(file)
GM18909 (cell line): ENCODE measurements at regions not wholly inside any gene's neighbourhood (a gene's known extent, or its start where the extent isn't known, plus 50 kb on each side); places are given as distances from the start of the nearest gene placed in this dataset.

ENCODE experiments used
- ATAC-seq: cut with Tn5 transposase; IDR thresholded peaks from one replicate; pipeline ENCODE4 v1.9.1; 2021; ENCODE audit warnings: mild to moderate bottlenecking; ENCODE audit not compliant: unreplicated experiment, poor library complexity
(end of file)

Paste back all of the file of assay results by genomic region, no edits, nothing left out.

GM18909 (cell line): ENCODE measurements at regions not wholly inside any gene's neighbourhood (a gene's known extent, or its start where the extent isn't known, plus 50 kb on each side); places are given as distances from the start of the nearest gene placed in this dataset.

ENCODE experiments used
- ATAC-seq: cut with Tn5 transposase; IDR thresholded peaks from one replicate; pipeline ENCODE4 v1.9.1; 2021; ENCODE audit warnings: mild to moderate bottlenecking; ENCODE audit not compliant: unreplicated experiment, poor library complexity